Valahia University

The possible toxic effects of lead

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Courtesy of Valahia University

Lead is a chemical element in the periodic table that has the symbol Pb (Latin: plumbum) and atomic number 82. A soft, heavy, toxic and malleable lead is bluish white when freshly cut but tarnishes to dull gray when exposed to air, very dense metal which is very soft, highly malleable, ductile, and a relatively poor conductor of electricity. It is odourless. It is highly resistant to corrosion but can dissolve very slowly in soft water.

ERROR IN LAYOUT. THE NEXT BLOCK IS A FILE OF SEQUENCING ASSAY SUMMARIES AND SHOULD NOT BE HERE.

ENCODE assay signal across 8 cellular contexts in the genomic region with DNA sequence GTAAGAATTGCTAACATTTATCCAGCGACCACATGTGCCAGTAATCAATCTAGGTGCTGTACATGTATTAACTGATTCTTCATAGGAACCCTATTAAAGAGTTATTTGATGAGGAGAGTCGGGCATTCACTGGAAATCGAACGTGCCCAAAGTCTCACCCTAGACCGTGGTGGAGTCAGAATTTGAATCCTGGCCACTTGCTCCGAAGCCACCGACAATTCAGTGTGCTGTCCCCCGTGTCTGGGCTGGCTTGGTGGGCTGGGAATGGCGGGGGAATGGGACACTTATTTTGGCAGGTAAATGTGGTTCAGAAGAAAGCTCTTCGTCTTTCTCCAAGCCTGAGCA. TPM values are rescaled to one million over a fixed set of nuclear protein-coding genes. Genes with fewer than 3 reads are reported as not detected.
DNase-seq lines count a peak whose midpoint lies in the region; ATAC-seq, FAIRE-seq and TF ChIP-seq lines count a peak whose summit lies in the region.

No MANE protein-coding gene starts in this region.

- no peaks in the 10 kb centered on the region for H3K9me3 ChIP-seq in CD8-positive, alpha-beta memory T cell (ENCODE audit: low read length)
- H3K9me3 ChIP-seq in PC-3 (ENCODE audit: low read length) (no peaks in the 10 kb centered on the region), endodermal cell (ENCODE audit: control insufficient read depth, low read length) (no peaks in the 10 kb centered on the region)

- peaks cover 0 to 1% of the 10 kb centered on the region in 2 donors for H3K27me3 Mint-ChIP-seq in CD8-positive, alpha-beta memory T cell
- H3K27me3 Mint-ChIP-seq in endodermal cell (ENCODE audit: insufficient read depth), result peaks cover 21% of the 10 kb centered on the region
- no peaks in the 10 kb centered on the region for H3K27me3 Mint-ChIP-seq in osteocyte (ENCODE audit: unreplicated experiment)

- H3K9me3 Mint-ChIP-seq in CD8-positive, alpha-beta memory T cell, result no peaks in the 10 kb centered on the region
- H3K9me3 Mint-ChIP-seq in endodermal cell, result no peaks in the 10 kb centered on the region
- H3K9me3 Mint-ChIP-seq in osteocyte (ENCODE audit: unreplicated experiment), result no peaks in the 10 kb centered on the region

Lead is used in building construction, lead-acid batteries, bullets and shot, and is part of solder, pewter, and fusible alloys. Lead has the highest atomic number of all stable elements - although the next element, bismuth, has a half life so long it can be considered stable. Like mercury, another heavy metal, lead is a potent neurotoxin which accumulates in soft tissues and bone over time.

Lead is a poisonous metal that can damage nervous connections (especially in young children) and cause blood and brain disorders. Long term exposure to lead or its salts (especially soluble salts or the strong oxidant PbO2) can cause nephropathy, and colic-like abdominal pains.

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